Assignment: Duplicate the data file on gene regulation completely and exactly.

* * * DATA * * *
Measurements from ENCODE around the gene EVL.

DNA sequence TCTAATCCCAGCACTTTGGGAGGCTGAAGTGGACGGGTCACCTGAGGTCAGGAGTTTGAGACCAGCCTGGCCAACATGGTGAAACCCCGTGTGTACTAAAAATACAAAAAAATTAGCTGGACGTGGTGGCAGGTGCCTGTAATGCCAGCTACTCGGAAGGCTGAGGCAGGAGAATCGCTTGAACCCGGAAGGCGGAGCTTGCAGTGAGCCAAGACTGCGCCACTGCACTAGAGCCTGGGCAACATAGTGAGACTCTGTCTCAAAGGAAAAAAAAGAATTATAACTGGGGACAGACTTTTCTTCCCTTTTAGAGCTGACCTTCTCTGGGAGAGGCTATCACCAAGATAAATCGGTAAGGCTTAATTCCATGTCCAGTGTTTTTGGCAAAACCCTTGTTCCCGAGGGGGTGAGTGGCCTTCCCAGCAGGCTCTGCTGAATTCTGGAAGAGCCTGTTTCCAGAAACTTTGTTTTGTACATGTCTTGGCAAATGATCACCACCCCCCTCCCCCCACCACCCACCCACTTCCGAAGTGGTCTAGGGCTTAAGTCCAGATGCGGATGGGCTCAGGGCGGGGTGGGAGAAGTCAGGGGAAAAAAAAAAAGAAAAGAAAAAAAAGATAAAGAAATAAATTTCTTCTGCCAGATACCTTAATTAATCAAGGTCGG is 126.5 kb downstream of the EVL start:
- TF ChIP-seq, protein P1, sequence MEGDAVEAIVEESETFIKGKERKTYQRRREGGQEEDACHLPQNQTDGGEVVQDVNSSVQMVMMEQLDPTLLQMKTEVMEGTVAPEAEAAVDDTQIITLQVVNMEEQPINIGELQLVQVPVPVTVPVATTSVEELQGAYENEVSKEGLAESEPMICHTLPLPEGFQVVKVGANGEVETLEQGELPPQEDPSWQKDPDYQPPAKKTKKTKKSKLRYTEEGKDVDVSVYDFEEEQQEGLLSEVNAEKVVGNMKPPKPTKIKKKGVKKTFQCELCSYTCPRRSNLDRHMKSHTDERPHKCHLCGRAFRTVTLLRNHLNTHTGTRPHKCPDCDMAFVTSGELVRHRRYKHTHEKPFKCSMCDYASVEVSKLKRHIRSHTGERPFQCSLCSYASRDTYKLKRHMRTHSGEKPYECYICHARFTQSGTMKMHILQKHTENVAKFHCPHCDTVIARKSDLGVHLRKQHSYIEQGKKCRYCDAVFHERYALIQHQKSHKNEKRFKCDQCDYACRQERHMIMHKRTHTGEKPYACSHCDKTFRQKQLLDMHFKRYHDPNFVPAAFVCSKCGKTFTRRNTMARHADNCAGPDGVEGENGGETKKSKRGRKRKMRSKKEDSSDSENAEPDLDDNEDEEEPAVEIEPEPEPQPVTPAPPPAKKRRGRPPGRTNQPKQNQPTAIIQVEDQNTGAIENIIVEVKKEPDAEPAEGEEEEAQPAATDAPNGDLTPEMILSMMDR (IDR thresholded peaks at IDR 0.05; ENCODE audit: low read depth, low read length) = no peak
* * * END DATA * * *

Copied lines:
Measurements from ENCODE around the gene EVL.

DNA sequence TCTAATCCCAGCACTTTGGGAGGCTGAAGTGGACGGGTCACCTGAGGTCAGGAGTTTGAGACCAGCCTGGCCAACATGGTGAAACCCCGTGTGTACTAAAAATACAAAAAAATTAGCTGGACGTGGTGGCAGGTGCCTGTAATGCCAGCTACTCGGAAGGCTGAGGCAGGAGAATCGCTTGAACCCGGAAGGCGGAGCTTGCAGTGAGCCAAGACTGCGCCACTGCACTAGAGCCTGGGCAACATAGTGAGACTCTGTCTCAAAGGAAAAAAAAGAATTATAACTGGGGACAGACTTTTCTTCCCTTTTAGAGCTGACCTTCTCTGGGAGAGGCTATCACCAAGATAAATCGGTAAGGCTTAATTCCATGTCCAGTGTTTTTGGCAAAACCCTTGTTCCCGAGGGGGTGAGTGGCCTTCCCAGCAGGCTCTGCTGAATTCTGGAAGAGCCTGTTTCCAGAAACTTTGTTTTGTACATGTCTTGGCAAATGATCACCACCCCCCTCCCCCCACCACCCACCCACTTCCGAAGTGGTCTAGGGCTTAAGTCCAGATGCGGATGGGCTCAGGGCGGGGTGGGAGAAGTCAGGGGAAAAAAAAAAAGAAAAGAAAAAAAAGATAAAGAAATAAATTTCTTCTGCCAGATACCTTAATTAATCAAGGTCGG is 126.5 kb downstream of the EVL start:
- TF ChIP-seq, protein P1, sequence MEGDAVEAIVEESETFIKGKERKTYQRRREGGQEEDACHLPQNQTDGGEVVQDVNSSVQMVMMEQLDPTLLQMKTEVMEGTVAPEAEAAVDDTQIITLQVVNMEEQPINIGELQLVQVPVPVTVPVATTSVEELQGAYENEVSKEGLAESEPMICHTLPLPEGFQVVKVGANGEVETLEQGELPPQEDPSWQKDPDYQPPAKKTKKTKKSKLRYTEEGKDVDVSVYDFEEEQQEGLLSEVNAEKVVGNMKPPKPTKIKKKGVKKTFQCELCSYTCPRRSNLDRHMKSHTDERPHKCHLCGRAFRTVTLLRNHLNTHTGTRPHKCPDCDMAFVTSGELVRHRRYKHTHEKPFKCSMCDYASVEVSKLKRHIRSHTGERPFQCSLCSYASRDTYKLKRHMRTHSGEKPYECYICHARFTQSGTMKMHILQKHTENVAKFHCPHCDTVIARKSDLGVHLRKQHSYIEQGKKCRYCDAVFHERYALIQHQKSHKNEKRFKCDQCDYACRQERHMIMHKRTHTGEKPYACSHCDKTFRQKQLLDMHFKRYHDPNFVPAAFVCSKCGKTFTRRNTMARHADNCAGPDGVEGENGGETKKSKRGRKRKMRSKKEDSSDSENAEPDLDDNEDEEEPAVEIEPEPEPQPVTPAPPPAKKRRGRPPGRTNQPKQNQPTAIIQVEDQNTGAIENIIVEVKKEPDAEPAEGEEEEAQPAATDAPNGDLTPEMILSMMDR (IDR thresholded peaks at IDR 0.05; ENCODE audit: low read depth, low read length) = no peak